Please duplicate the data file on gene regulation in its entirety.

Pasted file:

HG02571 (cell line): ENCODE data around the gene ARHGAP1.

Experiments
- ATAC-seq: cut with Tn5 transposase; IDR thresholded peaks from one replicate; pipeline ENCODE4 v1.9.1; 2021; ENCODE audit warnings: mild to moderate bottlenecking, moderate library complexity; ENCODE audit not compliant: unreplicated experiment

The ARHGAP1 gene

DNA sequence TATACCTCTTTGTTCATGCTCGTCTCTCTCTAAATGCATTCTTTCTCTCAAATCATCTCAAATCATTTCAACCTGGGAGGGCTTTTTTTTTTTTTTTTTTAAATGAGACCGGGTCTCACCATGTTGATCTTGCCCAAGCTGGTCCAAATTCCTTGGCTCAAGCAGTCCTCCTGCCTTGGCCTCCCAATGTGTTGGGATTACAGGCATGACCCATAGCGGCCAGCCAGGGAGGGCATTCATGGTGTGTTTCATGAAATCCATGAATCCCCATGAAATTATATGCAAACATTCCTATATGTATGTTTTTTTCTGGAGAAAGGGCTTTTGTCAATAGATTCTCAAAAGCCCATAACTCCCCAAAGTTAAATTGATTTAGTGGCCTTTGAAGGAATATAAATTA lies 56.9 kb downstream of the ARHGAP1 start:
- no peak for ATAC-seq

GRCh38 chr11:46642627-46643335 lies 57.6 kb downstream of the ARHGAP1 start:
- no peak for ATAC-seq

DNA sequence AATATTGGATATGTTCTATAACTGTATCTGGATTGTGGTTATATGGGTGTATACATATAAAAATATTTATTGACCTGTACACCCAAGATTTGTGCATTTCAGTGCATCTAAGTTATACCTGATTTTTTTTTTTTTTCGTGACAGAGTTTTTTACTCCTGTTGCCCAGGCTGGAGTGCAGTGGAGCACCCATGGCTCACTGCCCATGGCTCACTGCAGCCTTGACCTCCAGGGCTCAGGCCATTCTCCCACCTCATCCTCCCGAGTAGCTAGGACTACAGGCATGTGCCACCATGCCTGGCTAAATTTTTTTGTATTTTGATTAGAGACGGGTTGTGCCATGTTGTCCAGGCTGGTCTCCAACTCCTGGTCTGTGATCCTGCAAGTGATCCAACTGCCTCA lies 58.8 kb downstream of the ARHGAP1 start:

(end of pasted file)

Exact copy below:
HG02571 (cell line): ENCODE data around the gene ARHGAP1.

Experiments
- ATAC-seq: cut with Tn5 transposase; IDR thresholded peaks from one replicate; pipeline ENCODE4 v1.9.1; 2021; ENCODE audit warnings: mild to moderate bottlenecking, moderate library complexity; ENCODE audit not compliant: unreplicated experiment

The ARHGAP1 gene

DNA sequence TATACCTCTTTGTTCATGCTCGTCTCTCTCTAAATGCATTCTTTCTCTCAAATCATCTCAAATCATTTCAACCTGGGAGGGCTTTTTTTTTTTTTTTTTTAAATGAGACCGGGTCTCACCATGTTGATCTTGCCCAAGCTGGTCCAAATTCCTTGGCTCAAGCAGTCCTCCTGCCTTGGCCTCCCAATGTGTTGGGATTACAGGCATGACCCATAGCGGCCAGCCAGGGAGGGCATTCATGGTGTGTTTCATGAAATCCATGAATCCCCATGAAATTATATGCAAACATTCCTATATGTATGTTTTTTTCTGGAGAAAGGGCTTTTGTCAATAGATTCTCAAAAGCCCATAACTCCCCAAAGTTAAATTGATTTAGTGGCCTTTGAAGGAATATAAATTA lies 56.9 kb downstream of the ARHGAP1 start:
- no peak for ATAC-seq

GRCh38 chr11:46642627-46643335 lies 57.6 kb downstream of the ARHGAP1 start:
- no peak for ATAC-seq

DNA sequence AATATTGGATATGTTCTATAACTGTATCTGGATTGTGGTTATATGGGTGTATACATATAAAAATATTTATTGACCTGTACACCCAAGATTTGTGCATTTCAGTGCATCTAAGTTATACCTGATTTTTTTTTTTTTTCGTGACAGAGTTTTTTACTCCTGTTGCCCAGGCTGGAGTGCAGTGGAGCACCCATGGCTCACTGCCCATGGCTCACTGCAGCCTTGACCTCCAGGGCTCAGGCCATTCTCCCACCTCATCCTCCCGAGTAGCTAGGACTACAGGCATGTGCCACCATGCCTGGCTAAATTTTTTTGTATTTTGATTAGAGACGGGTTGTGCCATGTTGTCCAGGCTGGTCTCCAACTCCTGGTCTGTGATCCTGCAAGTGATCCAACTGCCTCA lies 58.8 kb downstream of the ARHGAP1 start: